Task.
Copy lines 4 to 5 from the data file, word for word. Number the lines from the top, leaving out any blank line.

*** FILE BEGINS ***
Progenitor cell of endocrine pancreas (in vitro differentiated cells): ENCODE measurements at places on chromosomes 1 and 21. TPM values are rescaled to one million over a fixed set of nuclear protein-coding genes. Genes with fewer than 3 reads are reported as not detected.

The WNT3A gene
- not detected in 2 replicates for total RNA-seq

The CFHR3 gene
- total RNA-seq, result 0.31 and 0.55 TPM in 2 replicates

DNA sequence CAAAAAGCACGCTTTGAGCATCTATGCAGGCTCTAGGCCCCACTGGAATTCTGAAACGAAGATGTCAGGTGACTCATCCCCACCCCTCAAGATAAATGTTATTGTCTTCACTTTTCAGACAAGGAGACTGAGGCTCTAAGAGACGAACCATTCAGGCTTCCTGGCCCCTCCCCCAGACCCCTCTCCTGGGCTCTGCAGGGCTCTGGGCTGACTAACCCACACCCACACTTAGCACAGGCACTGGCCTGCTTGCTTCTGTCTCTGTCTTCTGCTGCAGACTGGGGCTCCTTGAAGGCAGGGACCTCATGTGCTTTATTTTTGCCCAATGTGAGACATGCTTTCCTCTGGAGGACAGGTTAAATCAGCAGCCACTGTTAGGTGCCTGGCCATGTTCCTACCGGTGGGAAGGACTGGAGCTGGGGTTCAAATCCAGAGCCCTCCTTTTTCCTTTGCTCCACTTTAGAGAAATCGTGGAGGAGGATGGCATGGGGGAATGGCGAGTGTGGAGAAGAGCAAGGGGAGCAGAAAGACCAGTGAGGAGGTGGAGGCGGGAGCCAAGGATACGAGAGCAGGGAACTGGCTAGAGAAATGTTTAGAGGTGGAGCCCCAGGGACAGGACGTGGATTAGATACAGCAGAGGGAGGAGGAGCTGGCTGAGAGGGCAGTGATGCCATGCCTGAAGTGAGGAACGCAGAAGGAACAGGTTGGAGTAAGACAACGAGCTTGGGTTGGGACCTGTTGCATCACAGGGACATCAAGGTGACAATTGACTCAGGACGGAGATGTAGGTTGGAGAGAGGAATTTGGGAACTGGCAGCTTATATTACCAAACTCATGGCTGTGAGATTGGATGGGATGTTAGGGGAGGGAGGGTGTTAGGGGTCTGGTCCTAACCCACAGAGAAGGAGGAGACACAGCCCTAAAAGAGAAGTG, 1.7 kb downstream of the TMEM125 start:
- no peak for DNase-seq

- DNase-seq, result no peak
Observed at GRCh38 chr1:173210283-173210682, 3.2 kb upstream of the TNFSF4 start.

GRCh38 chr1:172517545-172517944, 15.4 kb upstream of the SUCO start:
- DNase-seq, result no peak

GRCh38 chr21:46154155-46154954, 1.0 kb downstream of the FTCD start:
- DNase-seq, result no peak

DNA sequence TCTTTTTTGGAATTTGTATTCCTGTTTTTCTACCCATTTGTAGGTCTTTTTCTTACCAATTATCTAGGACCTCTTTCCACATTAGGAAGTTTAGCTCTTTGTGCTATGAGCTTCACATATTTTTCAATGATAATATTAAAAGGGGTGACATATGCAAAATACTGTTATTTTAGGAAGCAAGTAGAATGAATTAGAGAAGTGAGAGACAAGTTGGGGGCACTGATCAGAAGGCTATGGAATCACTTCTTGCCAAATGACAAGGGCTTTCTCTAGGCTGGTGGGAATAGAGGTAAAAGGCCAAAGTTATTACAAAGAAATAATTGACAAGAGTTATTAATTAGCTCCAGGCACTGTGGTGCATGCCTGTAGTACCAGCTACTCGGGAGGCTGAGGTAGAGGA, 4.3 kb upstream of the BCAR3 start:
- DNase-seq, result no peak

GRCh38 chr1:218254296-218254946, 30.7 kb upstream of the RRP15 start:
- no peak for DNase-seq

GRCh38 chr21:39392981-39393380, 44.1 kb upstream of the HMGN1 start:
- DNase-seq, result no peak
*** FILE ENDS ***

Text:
The CFHR3 gene
- total RNA-seq, result 0.31 and 0.55 TPM in 2 replicates